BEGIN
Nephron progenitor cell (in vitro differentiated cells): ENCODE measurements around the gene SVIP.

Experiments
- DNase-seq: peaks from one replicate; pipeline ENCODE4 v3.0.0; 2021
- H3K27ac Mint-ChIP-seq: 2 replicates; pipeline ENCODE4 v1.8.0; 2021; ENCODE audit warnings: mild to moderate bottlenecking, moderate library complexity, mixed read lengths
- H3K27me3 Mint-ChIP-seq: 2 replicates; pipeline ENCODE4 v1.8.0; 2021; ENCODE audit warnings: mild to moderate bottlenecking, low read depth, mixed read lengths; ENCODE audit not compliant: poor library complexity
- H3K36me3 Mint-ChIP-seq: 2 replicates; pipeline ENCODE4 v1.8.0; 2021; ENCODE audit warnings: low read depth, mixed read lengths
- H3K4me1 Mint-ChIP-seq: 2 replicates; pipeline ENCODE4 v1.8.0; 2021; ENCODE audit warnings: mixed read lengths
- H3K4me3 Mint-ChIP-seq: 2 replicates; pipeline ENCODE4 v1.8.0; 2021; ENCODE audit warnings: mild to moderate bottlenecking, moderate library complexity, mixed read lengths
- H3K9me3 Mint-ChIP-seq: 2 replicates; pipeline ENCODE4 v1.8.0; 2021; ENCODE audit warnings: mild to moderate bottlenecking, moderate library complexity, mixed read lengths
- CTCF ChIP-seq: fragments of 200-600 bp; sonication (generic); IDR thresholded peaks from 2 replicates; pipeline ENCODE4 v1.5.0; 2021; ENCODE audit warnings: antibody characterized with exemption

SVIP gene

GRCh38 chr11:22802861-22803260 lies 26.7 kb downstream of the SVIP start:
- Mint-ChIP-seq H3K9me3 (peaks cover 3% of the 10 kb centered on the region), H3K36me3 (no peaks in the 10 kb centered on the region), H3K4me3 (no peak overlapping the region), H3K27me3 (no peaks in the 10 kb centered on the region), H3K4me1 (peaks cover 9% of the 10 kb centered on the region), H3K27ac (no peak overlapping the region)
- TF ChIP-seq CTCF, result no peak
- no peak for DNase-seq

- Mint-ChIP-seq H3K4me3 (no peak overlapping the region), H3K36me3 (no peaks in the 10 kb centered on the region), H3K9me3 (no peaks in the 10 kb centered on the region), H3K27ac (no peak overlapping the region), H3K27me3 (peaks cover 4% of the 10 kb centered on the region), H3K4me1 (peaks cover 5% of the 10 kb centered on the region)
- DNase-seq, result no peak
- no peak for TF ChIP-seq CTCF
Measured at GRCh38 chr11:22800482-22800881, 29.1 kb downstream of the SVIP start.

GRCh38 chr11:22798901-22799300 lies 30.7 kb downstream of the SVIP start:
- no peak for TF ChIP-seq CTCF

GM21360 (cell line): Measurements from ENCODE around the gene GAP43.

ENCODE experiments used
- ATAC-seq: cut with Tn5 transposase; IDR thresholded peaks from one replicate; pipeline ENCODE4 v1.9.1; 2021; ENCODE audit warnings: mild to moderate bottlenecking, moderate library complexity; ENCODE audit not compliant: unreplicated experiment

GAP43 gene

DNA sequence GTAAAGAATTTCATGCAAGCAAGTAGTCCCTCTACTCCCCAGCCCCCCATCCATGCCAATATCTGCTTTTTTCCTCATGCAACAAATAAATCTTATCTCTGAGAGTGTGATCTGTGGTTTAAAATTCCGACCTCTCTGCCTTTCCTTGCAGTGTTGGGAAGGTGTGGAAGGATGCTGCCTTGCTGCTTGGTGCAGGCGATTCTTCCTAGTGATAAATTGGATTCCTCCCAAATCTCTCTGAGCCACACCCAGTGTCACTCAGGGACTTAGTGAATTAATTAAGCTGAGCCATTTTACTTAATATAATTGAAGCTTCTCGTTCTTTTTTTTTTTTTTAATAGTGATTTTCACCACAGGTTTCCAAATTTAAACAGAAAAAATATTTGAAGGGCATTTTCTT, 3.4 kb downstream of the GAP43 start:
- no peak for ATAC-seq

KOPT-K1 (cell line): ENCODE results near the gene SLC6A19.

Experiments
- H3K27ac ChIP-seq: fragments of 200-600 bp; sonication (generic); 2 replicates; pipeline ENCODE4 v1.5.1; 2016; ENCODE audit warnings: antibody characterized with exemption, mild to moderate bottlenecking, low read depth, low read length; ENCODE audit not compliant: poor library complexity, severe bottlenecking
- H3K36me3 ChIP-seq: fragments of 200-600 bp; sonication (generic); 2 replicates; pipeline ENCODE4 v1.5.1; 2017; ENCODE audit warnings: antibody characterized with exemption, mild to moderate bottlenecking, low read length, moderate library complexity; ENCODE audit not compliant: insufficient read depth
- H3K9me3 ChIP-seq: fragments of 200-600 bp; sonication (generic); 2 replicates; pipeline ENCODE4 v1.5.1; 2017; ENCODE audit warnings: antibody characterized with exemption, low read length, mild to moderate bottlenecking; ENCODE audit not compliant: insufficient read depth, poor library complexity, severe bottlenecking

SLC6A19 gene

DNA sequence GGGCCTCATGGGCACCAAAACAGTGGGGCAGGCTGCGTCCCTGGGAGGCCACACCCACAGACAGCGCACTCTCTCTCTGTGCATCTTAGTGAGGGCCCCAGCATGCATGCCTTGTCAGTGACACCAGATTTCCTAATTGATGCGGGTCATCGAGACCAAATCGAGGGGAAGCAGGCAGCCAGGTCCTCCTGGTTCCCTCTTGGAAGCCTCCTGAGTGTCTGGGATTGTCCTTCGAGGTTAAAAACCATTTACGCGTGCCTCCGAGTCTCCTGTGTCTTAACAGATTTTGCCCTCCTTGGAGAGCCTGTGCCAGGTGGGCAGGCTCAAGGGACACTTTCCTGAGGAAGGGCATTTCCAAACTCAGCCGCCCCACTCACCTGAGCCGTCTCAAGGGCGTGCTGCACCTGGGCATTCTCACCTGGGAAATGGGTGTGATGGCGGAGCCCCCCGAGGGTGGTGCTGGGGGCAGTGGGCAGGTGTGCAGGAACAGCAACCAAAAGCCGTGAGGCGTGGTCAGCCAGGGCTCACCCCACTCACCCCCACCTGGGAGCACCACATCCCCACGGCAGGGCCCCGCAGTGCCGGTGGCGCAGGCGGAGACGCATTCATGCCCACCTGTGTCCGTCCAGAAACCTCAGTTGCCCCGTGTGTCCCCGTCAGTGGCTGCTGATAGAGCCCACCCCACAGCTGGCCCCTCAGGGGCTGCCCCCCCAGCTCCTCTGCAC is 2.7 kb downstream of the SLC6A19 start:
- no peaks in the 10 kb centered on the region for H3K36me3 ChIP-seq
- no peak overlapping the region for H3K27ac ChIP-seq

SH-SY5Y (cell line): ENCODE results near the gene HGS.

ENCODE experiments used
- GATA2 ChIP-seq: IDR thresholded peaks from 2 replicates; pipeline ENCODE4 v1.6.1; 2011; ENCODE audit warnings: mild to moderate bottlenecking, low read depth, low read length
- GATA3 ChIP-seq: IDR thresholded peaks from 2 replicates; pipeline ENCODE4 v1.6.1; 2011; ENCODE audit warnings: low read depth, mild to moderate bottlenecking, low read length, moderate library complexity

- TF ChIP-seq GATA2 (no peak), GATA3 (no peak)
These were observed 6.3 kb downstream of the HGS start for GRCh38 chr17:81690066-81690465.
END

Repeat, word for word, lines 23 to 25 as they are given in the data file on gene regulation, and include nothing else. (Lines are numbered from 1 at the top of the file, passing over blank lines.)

ENCODE experiments used
- ATAC-seq: cut with Tn5 transposase; IDR thresholded peaks from one replicate; pipeline ENCODE4 v1.9.1; 2021; ENCODE audit warnings: mild to moderate bottlenecking, moderate library complexity; ENCODE audit not compliant: unreplicated experiment

GAP43 gene